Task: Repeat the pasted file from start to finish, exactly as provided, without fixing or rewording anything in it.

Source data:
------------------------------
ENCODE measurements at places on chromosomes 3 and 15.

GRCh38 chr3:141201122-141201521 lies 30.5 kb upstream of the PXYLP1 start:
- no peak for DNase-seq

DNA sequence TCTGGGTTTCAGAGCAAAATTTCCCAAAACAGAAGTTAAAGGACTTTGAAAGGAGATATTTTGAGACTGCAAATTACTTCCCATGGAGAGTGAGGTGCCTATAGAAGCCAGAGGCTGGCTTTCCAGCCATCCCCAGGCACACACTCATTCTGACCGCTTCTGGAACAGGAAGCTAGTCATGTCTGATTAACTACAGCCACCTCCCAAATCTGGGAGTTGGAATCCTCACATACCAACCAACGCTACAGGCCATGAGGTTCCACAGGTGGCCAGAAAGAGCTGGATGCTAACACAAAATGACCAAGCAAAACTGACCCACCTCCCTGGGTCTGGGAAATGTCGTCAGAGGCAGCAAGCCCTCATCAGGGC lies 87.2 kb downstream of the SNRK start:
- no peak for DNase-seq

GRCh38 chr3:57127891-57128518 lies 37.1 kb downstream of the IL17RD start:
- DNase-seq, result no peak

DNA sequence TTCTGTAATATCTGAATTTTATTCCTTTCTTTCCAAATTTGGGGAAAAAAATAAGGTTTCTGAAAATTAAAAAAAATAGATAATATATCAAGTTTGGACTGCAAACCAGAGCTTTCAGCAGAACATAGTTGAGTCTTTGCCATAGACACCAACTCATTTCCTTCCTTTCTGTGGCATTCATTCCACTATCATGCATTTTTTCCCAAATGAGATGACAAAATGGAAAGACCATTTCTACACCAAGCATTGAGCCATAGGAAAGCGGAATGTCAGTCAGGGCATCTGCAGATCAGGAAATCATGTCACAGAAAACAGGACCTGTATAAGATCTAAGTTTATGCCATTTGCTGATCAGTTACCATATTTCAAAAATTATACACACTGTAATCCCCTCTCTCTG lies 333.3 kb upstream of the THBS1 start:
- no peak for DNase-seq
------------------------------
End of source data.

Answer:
ENCODE measurements at places on chromosomes 3 and 15.

GRCh38 chr3:141201122-141201521 lies 30.5 kb upstream of the PXYLP1 start:
- no peak for DNase-seq

DNA sequence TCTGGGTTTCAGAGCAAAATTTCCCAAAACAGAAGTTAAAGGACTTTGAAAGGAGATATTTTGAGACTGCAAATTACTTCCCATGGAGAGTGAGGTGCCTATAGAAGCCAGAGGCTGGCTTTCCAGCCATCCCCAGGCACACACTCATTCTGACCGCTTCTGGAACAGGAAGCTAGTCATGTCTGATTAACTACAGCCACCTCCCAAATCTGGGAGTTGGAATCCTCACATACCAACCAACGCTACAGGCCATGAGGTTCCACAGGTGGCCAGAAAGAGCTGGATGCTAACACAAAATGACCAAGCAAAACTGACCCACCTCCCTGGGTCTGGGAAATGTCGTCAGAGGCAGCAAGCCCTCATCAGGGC lies 87.2 kb downstream of the SNRK start:
- no peak for DNase-seq

GRCh38 chr3:57127891-57128518 lies 37.1 kb downstream of the IL17RD start:
- DNase-seq, result no peak

DNA sequence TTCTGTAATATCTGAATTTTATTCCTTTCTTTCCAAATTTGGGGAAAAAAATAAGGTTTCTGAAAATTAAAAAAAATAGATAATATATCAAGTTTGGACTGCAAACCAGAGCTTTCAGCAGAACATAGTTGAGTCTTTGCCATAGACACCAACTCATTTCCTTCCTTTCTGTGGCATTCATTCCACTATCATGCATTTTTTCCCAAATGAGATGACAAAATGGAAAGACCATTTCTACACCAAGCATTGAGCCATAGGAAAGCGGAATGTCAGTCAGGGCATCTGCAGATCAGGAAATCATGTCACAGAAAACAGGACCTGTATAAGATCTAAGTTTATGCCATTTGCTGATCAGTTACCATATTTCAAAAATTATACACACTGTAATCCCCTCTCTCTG lies 333.3 kb upstream of the THBS1 start:
- no peak for DNase-seq